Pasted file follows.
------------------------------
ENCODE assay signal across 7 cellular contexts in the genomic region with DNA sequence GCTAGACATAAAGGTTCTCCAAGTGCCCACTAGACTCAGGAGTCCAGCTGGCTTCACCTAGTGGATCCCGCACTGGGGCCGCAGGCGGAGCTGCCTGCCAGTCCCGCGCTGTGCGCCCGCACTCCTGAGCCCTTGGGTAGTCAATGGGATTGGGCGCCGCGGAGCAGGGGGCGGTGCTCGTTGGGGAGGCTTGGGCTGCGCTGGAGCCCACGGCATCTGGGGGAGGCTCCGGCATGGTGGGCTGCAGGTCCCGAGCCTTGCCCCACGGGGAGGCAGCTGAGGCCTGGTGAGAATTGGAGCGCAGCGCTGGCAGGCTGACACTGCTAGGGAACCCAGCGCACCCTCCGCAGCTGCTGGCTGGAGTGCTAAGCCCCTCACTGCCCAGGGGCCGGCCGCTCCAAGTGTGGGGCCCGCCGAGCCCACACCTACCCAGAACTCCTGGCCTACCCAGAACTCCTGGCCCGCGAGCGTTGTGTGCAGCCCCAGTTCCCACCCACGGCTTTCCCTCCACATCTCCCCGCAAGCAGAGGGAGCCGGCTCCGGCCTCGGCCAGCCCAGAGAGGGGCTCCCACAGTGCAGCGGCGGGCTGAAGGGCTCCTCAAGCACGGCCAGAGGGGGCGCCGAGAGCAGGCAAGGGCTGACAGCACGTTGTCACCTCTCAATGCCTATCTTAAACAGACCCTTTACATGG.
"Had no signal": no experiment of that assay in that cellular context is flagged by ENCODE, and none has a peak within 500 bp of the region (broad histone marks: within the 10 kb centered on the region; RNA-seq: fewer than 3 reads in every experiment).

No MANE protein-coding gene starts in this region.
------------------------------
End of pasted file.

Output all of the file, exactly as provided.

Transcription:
ENCODE assay signal across 7 cellular contexts in the genomic region with DNA sequence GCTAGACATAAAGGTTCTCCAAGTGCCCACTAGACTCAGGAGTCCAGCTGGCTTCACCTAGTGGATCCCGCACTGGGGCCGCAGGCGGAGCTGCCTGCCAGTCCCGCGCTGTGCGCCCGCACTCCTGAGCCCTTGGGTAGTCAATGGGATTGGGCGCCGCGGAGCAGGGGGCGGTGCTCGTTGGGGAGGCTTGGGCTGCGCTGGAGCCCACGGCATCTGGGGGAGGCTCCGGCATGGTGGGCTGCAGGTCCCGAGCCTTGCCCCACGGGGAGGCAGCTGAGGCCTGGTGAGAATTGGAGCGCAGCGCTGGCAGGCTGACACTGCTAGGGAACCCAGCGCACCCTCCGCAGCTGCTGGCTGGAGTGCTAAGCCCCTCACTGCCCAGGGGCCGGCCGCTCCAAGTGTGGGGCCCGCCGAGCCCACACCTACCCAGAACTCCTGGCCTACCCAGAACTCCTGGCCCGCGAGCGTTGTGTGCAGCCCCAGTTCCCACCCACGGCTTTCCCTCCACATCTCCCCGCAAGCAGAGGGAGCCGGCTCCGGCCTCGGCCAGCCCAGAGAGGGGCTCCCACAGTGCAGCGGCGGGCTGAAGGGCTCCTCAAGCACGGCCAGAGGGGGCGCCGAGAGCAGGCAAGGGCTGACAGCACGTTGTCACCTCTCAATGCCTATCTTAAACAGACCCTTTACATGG.
"Had no signal": no experiment of that assay in that cellular context is flagged by ENCODE, and none has a peak within 500 bp of the region (broad histone marks: within the 10 kb centered on the region; RNA-seq: fewer than 3 reads in every experiment).

No MANE protein-coding gene starts in this region.